And if you want to add your donation to the $20,000 Jim has raised for the Muscular Dystrophy Association, you can donate on his FaceBook page. You can also follow his whole trip there on the FaceBook page.

Recent from National Motorcycle Examiner
Planning a US motorcycle tour: A Brit’s recommendations

Biker Quote for Today

danger + survival = fun

New Motorcycle Safety Study Apparently Moving Ahead

Thursday, October 8th, 2009

The last I had heard, the new motorcycle safety study that had finally been authorized was in jeopardy. Apparently, in this case no news was good news because I see in a recent issue of American Motorcyclist that things are moving along.

I knew that a pilot study had been set up and was functioning, with the intent of determining which factors the overall study should focus on, as well as helping determine methodology. The hang-up had been over costs. The amount originally projected was looking inadequate and there was reluctance to get started without full funding assured.

I still don’t know if full funding has been assured, but according to American Motorcyclist, “The full study is expected to begin soon and will take several years to complete.”

The article also states that “The federal government earmarked up to $2.8 million for the research, provided that the motorcycling community came up with another $2.8 million. The AMA immediately pledged $100,000 for the effort and AMA members kicked in money. Also, the motorcycle industry committed to provide $2.8 million through the Motorcycle Safety Foundation, making the new study a reality.”

So actually, I guess that’s it right there. The money may not all be in hand but someone, somewhere committed to getting the money one way or another.

Great. Let the project begin. This can only do good for those of us who ride.

Recent from National Motorcycle Examiner
Planning a US motorcycle tour: A Brit’s recommendations

Biker Quote for Today

I drive way too fast to worry about cholesterol!

The Only Difference for Deaf Bikers Is They Can’t Hear

Monday, October 5th, 2009

Deaf riders see no difference between themselves and other bikers

This is another back story post. I’m working on a feature article on deaf motorcyclists and in the process of doing so I’ve been finding out something a bit surprising. Deaf riders don’t see themselves as any different from those of us who can hear, they just can’t hear.

In the picture above, we see Jasmine Bluecreek-Clark (left) conversing with Cody Weese (second from right) during a motorcycle mechanics training class, while Roger Clark and Tom Crawford (right) observe. Cody is completely deaf and Jasmine is 80 percent deaf in her left ear. Tom is mostly deaf and has been riding for 35 years. Jasmine taught Cody to ride 2 years ago.

Now think about this for a moment. In rider training courses the instructors use hand signals. Why? Because with the noise of the bike, and all students wearing helmets, it can be hard to hear what they’re saying.

And it’s no different on the road. Unless we have bike to bike communication systems, we tend to use hand signals a lot. If anything, deaf riders have an advantage over the rest of us in that regard because hand signing is their native tongue.

But what about when an ambulance, fire truck, or police car comes screaming up behind you with lights flashing and siren wailing? Well, there is that part about the lights flashing. Deaf riders depend far more than the rest of us on their vision. They are far more focused than we are on checking their mirrors and being visually aware of their surroundings. And of course, one aspect of that is that if they see other traffic pulling over then they know they probably ought to do so as well, even if there are no flashing lights to be seen.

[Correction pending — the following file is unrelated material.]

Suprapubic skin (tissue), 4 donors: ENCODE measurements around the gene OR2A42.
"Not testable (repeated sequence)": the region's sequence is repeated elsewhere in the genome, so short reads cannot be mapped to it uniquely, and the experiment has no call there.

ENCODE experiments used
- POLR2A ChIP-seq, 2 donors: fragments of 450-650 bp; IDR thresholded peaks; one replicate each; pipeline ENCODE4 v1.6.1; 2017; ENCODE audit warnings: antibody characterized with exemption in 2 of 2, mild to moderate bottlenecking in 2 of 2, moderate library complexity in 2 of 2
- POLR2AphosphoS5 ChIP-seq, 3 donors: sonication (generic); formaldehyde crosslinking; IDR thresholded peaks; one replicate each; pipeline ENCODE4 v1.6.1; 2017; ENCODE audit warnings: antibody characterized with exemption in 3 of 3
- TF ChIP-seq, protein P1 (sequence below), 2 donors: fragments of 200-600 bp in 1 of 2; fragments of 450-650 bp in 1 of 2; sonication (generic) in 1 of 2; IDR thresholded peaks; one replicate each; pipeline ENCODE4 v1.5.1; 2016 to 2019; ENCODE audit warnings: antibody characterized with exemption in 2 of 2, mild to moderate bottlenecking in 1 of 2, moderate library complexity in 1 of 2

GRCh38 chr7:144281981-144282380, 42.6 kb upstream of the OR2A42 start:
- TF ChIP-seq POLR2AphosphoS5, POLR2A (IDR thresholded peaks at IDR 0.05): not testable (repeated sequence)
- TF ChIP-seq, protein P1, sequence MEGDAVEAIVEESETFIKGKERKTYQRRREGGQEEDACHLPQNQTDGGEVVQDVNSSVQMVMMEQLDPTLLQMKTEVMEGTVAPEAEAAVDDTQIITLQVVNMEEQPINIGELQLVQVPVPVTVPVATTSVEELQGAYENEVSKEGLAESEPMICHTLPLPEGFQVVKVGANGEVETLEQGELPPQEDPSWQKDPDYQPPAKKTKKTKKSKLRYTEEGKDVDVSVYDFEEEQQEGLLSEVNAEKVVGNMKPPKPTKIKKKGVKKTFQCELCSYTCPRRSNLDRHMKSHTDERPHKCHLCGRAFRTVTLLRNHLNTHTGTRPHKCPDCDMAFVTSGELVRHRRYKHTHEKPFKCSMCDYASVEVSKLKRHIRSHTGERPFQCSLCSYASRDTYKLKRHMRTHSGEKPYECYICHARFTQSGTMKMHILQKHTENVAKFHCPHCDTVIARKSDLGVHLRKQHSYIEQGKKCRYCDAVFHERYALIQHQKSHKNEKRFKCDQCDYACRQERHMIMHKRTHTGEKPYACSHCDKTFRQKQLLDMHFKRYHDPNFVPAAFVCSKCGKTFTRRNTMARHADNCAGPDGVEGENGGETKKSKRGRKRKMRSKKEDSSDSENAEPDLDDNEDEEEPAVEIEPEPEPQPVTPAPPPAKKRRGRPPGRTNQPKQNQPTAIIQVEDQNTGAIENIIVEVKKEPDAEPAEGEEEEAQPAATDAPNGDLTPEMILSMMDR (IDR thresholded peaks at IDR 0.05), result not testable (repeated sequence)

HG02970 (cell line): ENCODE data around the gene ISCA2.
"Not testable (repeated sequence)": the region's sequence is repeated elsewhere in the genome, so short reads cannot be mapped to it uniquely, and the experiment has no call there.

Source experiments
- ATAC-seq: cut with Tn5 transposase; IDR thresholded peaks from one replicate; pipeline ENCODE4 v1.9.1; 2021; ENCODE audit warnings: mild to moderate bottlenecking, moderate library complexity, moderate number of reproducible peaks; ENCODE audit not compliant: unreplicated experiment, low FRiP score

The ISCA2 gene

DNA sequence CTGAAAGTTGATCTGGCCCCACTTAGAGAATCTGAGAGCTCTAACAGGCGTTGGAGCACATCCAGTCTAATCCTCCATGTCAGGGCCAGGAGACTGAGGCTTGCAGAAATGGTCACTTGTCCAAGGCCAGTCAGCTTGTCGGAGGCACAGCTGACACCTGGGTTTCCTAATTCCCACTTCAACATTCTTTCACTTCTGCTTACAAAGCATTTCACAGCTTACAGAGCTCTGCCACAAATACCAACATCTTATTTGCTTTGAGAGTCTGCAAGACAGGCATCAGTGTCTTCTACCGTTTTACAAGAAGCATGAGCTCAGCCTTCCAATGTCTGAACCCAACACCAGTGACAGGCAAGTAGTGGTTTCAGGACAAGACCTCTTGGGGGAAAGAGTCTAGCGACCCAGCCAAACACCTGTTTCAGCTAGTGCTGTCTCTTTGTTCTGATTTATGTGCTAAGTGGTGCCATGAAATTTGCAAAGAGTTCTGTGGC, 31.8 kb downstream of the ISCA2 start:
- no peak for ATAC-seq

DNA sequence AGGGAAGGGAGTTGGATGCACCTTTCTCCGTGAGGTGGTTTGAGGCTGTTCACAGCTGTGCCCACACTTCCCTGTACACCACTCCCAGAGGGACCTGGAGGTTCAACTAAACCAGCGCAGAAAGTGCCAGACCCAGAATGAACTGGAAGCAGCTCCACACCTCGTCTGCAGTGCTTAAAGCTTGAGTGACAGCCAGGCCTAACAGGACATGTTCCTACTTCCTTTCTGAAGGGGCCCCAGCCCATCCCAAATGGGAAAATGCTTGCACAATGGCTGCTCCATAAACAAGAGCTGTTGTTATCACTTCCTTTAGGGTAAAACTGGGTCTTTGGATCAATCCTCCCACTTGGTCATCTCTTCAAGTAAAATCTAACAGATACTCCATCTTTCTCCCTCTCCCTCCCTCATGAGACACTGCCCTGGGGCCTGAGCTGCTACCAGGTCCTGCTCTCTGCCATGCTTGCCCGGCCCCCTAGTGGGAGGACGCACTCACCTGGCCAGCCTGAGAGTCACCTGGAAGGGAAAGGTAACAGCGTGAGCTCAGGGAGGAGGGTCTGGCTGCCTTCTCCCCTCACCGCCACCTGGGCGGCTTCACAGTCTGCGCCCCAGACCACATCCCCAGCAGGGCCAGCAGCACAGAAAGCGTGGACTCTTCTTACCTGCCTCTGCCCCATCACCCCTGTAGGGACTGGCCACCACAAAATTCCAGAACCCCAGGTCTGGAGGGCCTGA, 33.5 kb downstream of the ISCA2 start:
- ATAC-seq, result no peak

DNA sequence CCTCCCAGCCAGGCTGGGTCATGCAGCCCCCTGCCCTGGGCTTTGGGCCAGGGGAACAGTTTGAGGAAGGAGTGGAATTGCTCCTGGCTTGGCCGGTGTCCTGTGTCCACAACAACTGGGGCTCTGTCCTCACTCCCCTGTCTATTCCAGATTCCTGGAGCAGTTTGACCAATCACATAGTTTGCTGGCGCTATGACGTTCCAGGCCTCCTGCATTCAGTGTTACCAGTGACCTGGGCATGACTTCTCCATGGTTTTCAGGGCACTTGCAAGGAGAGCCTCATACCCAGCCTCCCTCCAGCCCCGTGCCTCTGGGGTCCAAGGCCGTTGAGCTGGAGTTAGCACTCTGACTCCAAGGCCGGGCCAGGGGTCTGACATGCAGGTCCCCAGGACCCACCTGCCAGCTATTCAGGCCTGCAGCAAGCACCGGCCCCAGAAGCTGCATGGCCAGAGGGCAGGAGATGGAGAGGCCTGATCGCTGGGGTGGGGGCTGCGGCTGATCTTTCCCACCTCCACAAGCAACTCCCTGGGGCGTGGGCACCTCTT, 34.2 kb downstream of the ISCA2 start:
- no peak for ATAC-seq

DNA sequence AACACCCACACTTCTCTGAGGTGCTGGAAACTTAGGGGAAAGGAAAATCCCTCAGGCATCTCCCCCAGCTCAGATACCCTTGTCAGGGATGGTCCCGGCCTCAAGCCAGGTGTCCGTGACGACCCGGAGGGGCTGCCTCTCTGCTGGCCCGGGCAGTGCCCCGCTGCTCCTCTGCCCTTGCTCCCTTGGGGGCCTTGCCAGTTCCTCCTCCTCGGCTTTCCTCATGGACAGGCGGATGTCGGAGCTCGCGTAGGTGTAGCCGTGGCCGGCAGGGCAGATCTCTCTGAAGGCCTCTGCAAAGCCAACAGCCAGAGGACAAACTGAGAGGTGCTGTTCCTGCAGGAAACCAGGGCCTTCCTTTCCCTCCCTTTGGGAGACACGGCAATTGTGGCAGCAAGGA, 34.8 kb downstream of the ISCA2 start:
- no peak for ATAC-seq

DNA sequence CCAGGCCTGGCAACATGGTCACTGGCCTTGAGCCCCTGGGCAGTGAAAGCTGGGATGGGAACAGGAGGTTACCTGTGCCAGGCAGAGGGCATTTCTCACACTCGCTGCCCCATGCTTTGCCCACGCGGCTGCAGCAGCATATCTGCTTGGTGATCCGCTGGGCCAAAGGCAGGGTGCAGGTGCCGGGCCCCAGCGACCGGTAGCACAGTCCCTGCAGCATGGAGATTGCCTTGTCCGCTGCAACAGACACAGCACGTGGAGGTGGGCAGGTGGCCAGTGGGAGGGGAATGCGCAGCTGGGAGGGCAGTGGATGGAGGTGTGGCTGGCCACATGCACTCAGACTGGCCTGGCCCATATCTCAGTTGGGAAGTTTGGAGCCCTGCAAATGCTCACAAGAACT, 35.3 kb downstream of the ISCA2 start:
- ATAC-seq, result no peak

Many people wonder how it is that deaf people can even be allowed to drive but again, think about it. Nancy Soccermom drives around in her SUV with the radio blaring, the kids screaming, perhaps talking on her cell phone, with the windows rolled up and the air conditioning on. It’s not as if she’s going to hear much going on outside either, is she? Plus, she’s probably not paying anywhere near as much attention to her driving as deaf people do.

So this is an interesting story. I’m still researching it so it’s not ready for publication yet but I’ll let you know when it is.

Recent from National Motorcycle Examiner
Mods and Rockers roll again in Colorado Springs

Biker Quote for Today

Motorcycling is an ego-driven venture. Whether it’s our quest for freedom and the open road, the need for speed, group riding or solo, motorcyclists are living life on the edge and know it. Some revel in it. The trick for any rider is to find a healthy balance between that drive to live on the edge, and the sensibility to step back from the edge before it’s too late.

Me On A Harley? The “Convince Me” Challenge

Friday, October 2nd, 2009

Anyone who knows me knows that I’ve never been a Harley guy. Rather than spend big bucks on a loud, expensive bike with the pegs way out in front, I have always preferred the cheaper, quieter bikes with the pegs underneath so I can stand up on bumps.

Well, sometimes you have to make sacrifices. For me, as someone who writes about motorcycles, I sometimes have to ride Harleys. Just have to, you know? There’s no escaping it. Dirty job and all that.

Harley-Davidson Road KingThis is just a heads-up that I’m going to be making the ultimate sacrifice in the coming weeks and I’ll be spending a lot of time on a variety of Harleys. I was talking the other day with Troy Terranova, the finance manager over at Rocky Mountain Harley-Davidson, and he’s going to try to change my mind.

As Troy puts it, he believes Harleys are hands-down the best motorcycles in the world and if money were not an issue the vast majority of riders would own a Harley–just that simple. For my part, I acknowledged that I’ve rarely ridden Harleys and have never spent any real time on one. For obvious reasons, Troy can’t put me on a new bike for an extended period but with used bikes it’s a different matter. He’s going to set me up to spend some real time on a selection of Harleys, in the hopes that I’ll fall in love.

Troy’s motivation here is simple. Rocky Mountain H-D gets publicity, and it would be especially good publicity if he does in fact convince me. My motivation is to see for myself what is behind the Harley mystique that I have never experienced before. Plus, of course, it gives me good stuff to write about on all my various gigs, such as Examiner.com and RumBum.com.

So stay tuned, I think this is going to be very interesting.

Recent from National Motorcycle Examiner
ZZ Top to headline in Sturgis next year

Biker Quote for Today

It’s a fast Harley…but a slow motorcycle.